Maryland Child Custody Material Change Circumstances Sole Physical Custody Baltimore Montgomery County

by admin on July 4, 2010

GARY McMAHON v. ADA INEZ PIAZZE

No. 1776, September Term, 2004

COURT OF SPECIAL APPEALS OF MARYLAND

162 Md. App. 588

Issues:

Whether a material change in circumstances was not necessary in order to obtain “minor” changes in the child custody order?
Whether the Petition states a claim for relief by way of making any of the requested changes to the Consent Order?
Whether the Trial court failed to give the father an opportunity to explain why leave to amend should have been granted

Whether a material change in circumstances was not necessary in order to obtain “minor” changes in the custody order?

The “material change” standard ensures that principles of res judicata are not violated by requiring that such a showing must be made any time a party to a custody or visitation order wishes to make a contested change, even if it is to an arguably minor term. The requirement is intended to preserve stability for the child and to prevent relitigation of the same issues. See Domingues v. Johnson, 323 Md. 486, 498, 593 A.2d 1133, 1139 (1991). We therefore reject McMahon’s contention that a different standard applies to petitions for “minor” modifications to the terms of a custody order.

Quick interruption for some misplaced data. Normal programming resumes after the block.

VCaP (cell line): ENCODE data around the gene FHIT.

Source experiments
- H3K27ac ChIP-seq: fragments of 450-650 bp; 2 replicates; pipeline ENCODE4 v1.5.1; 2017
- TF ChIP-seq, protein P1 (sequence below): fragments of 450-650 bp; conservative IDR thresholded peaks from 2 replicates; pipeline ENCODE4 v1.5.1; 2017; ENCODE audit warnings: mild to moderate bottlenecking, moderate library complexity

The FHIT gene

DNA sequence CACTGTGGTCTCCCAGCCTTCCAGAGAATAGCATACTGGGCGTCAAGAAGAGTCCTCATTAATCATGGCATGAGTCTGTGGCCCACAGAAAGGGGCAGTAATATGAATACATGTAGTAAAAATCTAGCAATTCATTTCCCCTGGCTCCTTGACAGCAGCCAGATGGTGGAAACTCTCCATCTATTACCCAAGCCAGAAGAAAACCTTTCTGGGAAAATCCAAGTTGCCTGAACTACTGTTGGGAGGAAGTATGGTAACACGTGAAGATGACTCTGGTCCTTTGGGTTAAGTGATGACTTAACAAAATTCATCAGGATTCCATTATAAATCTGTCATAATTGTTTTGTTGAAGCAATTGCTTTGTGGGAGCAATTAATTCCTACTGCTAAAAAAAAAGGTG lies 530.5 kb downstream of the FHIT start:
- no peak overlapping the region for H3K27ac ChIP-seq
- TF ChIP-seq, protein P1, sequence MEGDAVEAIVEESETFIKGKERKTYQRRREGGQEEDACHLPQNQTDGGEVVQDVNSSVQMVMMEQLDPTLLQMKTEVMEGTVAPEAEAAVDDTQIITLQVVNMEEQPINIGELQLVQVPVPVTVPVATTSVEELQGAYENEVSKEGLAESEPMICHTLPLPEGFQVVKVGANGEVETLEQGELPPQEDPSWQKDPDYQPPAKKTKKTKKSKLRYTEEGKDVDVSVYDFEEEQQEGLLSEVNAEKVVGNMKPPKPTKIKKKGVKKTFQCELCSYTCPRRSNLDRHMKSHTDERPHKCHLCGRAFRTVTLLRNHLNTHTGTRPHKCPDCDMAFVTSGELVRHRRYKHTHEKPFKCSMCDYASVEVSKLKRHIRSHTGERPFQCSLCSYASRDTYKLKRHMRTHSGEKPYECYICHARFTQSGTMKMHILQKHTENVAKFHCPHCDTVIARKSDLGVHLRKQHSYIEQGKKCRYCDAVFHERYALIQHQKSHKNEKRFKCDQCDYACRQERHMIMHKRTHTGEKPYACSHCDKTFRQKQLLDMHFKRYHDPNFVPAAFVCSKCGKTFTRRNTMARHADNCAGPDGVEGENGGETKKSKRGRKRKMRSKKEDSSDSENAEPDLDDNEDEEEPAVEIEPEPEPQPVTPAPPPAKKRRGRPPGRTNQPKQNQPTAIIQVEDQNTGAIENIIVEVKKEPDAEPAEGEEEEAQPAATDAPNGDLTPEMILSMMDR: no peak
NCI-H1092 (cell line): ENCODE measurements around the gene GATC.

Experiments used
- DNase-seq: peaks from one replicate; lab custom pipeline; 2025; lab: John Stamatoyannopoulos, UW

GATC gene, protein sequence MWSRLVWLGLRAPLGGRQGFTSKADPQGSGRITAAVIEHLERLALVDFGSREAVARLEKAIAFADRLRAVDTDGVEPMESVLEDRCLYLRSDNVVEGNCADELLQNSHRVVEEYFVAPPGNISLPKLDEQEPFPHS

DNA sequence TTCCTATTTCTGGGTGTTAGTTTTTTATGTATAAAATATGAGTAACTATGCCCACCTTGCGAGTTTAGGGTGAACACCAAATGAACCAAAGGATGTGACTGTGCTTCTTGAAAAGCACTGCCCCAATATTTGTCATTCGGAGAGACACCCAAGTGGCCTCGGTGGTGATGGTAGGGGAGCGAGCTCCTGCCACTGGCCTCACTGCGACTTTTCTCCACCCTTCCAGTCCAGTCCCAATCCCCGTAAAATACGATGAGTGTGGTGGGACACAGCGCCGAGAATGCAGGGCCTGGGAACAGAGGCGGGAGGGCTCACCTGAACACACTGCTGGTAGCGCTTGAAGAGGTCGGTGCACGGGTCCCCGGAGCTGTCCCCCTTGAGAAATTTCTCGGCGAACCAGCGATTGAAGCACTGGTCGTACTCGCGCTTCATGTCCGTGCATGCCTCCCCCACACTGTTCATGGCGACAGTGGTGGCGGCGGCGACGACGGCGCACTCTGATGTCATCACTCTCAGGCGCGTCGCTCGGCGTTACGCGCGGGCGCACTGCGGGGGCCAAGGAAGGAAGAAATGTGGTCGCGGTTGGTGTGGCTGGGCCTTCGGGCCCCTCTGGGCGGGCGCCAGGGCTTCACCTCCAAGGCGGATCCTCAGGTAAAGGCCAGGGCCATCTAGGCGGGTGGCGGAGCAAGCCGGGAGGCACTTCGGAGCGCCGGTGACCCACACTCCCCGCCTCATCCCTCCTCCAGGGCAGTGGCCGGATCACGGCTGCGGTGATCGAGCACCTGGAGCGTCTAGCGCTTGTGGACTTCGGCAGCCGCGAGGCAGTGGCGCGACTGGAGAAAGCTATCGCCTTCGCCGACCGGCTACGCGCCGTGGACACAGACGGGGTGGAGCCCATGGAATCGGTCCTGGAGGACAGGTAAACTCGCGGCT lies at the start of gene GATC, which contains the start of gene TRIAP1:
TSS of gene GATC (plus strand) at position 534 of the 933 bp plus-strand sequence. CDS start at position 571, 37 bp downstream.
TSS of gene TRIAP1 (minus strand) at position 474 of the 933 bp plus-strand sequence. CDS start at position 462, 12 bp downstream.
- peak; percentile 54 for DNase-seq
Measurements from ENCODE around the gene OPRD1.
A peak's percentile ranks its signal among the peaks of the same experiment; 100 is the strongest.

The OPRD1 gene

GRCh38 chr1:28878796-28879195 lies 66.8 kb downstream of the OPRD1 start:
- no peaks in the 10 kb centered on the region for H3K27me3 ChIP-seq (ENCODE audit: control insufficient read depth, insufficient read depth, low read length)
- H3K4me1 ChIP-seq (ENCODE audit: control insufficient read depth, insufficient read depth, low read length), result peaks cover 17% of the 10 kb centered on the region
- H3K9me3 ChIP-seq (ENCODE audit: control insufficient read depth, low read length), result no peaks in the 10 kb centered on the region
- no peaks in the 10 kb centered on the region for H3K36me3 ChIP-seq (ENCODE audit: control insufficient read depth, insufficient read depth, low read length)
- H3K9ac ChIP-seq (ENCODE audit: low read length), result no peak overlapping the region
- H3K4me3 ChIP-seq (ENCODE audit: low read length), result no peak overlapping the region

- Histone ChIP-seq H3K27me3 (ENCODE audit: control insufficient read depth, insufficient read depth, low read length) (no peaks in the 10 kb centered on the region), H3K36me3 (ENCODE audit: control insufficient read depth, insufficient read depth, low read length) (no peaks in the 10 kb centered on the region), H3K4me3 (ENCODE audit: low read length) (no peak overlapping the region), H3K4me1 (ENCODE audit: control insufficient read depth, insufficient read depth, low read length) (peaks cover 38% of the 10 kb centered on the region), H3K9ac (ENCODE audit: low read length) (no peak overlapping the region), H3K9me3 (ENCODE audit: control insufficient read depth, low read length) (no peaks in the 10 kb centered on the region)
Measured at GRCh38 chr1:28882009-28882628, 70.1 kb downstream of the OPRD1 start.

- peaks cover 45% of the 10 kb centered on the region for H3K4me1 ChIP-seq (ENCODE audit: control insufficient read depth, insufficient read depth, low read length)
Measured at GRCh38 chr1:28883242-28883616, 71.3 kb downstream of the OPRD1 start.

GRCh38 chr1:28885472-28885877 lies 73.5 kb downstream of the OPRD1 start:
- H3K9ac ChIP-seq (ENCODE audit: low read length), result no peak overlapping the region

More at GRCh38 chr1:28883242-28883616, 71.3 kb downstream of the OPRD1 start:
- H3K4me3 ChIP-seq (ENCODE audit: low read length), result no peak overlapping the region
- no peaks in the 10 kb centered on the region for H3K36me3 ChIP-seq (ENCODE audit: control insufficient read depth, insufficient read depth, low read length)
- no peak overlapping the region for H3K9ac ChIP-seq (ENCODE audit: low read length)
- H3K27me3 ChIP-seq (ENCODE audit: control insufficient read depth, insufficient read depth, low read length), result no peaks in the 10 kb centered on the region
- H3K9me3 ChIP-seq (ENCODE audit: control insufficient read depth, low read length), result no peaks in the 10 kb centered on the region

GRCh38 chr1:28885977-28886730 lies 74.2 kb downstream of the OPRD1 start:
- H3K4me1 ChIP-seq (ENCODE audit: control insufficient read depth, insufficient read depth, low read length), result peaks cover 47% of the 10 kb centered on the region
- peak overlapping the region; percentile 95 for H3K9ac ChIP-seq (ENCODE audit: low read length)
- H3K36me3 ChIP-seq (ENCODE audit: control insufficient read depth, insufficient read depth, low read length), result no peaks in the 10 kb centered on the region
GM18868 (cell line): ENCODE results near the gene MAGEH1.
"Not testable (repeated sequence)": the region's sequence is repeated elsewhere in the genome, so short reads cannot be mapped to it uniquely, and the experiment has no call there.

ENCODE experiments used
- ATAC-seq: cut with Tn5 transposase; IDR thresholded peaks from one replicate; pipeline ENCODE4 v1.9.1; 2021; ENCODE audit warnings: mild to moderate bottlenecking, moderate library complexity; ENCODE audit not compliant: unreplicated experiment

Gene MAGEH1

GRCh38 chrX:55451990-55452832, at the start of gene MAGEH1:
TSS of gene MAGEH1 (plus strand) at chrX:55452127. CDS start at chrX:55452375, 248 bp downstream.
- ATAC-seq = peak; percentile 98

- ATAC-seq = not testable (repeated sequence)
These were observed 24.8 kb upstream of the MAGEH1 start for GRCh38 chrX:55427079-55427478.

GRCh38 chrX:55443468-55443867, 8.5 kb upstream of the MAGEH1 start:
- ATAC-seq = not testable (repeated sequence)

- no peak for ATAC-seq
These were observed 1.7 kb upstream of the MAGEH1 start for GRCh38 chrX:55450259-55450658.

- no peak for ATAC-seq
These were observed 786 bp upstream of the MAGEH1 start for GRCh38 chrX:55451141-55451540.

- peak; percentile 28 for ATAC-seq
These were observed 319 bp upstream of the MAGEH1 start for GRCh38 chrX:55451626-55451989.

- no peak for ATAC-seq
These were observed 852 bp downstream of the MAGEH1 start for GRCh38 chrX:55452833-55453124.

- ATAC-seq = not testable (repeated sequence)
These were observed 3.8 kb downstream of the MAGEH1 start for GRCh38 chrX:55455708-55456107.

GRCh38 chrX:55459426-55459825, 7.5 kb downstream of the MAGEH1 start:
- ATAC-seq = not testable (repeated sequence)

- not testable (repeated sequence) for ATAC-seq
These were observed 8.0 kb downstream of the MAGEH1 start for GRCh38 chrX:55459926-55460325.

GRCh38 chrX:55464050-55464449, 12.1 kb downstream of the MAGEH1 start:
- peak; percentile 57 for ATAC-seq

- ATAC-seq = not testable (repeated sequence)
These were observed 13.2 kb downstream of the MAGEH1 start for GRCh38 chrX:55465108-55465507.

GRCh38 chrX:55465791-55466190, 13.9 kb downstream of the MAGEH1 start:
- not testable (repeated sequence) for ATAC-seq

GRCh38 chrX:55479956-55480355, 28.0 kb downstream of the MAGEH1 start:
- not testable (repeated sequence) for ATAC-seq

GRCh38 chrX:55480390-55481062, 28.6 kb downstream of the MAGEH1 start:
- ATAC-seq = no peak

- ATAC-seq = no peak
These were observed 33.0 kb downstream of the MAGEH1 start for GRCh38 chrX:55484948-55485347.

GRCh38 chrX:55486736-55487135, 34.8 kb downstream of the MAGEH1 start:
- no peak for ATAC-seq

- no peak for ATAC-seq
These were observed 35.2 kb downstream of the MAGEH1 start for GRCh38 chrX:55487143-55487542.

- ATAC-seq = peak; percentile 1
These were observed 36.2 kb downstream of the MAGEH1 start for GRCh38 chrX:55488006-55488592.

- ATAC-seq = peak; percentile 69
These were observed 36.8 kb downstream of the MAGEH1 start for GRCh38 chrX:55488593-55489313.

Whether the Petition states a claim for relief by way of making any of the requested changes to the Consent Order?

The court held that “under these Maryland pleading requirements, the Petition fails to state a claim.  The allegations of fact are extremely general.  They are no more than a reference to factors present in almost any case.  The averment of a material change in circumstances is entirely conclusory. No nexus between the facts and the conclusion can be inferred, other than by speculation. Consequently, granting the Motion was not erroneous.”

Whether the Trial court failed to give the father an opportunity to explain why leave to amend should have been granted?

The court held that “the general rule is that amendment should be allowed liberally. Further tending to point the circuit court’s exercise of discretion toward allowing amendment in the instant matter is that the issue is the best interest of a child, an issue that is not ordinarily decided on a point of pleading. For these reasons, we hold that the circuit court abused its discretion when it failed to give McMahon an opportunity to explain why leave to amend should have been granted.”

Accordingly, we shall vacate and remand. Any application for leave to amend shall be filed within fifteen days of the receipt of the mandate by the circuit court.

These summaries are provided by the SRIS Law Group.  They represent the firm’s unofficial views of the Justices’ opinions.  The original opinions should be consulted for their authoritative content.


About the Author:
The SRIS Law Group Maryland child custody attorneys have offices in Montgomery County & Baltimore, Maryland.  The SRIS Law Group Maryland lawyers assist clients with child custody & visitation issues in Maryland.
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